I have a dream that one day every valley shall be exalted, every hill and mountain shall be made low, the rough places will be made plain, and the crooked places will be made straight, and the glory of the Lord shall be revealed, and all flesh shall see it together.
This is our hope. This is the faith that I go back to the South with. With this faith we will be able to hew out of the mountain of despair a stone of hope. With this faith we will be able to transform the jangling discords of our nation into a beautiful symphony of brotherhood. With this faith we will be able to work together, to pray together, to struggle together, to go to jail together, to stand up for freedom together, knowing that we will be free one day.”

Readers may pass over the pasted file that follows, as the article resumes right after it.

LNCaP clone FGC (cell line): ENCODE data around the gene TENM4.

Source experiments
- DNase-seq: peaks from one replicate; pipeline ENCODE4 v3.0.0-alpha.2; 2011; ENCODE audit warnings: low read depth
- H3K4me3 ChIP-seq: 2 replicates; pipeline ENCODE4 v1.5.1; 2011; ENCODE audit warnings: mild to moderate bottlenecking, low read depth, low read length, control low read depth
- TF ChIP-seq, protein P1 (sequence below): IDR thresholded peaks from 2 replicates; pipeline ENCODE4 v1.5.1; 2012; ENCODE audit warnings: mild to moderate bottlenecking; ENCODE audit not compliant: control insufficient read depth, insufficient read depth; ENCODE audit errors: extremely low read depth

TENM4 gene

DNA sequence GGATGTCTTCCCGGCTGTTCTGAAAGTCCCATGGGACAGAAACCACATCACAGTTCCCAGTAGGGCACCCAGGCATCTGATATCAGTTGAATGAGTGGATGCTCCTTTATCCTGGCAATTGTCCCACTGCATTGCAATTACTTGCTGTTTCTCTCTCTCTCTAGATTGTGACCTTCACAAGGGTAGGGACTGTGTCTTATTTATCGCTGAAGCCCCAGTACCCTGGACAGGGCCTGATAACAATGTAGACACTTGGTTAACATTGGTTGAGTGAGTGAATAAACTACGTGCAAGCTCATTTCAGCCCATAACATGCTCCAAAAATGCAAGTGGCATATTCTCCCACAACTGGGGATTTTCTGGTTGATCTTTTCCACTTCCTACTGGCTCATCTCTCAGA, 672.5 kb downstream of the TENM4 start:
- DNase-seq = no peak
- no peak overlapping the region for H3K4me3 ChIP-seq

Observe how beautifully and perfectly the vision above was created and delivered! The reason why this particular passage of Dr. King’s speech is so often repeated is because of its ability to paint a picture of the future that was to come. Would Dr. King have been as effective if he simply recited statistics or facts? Its doubtful.
Facts tell, stories sell. The ability to quote facts and the words of other great leaders will not make you a great leader. If you want to become a great leader, you must become a great storyteller. Learn to use metaphors and mental imagery to paint a picture of your purpose as a leader, and exactly where you would like to take your organization. Vision is the one thing that gives meaning to the trivial tasks of the day. Vision is what keeps your followers talking and moving.
Paint a vivid picture of a better tomorrow for your followers to see and they will follow you until that vision is achieved.
Call People to Act According To Their Highest Values
“In the process of gaining our rightful place we must not be guilty of wrongful deeds. Let us not seek to satisfy our thirst for freedom by drinking from the cup of bitterness and hatred.